The Deadwood Saints ‘6th Street and Trinity’

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The Deadwood Saints

6th Street and Trinity

Independent

4.5 out of 5 stars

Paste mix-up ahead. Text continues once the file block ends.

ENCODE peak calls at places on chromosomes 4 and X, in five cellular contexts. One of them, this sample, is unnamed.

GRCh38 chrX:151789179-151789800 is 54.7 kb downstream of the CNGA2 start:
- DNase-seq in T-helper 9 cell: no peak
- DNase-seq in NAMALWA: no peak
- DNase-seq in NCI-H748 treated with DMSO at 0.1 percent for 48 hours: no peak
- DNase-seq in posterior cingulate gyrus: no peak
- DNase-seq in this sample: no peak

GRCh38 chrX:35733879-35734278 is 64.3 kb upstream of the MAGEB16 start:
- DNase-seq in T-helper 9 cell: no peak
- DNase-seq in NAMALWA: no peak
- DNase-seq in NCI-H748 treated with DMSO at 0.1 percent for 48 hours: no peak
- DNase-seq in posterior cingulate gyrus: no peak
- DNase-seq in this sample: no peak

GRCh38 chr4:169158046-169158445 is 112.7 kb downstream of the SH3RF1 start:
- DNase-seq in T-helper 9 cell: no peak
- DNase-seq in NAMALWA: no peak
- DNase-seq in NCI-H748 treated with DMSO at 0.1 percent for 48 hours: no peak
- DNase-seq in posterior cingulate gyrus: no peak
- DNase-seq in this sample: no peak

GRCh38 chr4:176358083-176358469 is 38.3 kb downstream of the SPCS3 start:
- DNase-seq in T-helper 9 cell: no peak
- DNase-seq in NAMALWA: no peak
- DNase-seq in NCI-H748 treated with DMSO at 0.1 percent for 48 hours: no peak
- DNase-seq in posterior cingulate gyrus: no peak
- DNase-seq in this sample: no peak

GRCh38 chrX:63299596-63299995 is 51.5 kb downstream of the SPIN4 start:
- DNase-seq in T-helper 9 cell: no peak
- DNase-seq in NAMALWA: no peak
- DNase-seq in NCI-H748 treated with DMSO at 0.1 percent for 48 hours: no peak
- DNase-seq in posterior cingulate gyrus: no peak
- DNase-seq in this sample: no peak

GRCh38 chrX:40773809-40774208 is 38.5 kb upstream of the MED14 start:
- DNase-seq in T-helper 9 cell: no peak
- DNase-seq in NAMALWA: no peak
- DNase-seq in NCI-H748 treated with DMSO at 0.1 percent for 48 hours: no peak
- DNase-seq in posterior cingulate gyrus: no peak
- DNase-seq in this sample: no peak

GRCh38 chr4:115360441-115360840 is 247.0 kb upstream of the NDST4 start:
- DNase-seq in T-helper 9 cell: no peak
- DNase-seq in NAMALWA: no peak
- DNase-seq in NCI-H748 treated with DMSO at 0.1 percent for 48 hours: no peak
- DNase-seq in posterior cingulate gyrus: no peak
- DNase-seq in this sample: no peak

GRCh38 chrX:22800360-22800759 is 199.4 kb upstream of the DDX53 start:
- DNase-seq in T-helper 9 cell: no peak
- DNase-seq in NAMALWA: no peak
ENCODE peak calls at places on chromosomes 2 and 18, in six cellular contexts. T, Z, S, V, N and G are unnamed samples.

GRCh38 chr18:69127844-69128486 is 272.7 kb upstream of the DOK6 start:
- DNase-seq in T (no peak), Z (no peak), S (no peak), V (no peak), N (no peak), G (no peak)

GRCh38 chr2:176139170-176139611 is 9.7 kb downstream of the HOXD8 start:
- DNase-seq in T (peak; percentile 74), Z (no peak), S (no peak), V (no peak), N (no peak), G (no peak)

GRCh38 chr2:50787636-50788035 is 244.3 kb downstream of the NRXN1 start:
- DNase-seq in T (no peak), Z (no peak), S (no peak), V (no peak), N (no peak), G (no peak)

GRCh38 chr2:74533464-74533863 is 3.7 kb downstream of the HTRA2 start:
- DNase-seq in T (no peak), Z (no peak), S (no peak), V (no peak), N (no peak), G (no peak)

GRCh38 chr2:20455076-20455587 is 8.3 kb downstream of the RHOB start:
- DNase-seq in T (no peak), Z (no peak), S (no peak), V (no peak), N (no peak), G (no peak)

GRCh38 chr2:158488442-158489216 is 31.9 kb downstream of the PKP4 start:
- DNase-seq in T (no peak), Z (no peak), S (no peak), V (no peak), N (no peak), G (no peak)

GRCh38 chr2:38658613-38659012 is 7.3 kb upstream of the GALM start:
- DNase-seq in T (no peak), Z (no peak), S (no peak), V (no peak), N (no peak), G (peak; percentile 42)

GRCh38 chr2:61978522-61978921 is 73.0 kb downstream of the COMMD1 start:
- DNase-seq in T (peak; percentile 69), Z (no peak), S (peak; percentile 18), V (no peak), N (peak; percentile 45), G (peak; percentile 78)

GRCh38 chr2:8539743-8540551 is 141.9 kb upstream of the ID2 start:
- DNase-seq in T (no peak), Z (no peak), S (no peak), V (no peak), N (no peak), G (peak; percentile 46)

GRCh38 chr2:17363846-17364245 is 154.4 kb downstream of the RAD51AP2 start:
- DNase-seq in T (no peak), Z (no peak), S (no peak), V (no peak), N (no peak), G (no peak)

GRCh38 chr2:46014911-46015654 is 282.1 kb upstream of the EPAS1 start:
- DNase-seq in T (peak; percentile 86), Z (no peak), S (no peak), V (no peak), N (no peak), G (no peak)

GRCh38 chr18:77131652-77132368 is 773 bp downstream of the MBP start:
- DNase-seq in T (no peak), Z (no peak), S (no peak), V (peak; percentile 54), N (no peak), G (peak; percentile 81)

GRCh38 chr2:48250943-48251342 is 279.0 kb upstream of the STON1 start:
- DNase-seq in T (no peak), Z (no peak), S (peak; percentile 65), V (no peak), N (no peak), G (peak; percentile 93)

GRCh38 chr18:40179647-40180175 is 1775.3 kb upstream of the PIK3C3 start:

Despite all of the things that we should be appalled by, there’s a surprising lack of protest songs these days. But The Deadwood Saint’s “The Flood of Nineteen Never” on their new album 6th Street and Trinity does a damn good job of changing that, with a sing-along chorus that challenges listeners to, “Come to streets, and shout as loud as you can that war is not the road to peace.” With that cry, Deadwood Saints guitarist/vocalist Jeremy Grant sets the tone of this intelligent, well-crafted Americana album. From protest tunes to whiskey ballads Grant and company put forth a debut album that is well-phrased both musically and lyrically. 6th Street and Trinity balances on the fence of multiple genres from Americana country to singer/songwriter to rock, and the fulcrum of that balance is firmly positioned on Grant’s songwriting, which is immensely skilled at making ugly things sound pretty. “Cheap Guitar” is a prime example, a bitter-sweet tale of a down-trodden man, trying to find some solace in a life that hasn’t gone as planned. Along those same lines, “Ms. Daisy” — the only track on the album not written by Grant [writing credit instead goes to guitarist/mandolinist/pianist Darren Radach and Brian Johanson]— also has some brilliant phrasing about a “poor, old, white-trash Ms. Daisy,”  and the beautifully told story about her less-than beautiful life and the transformation that ensues.

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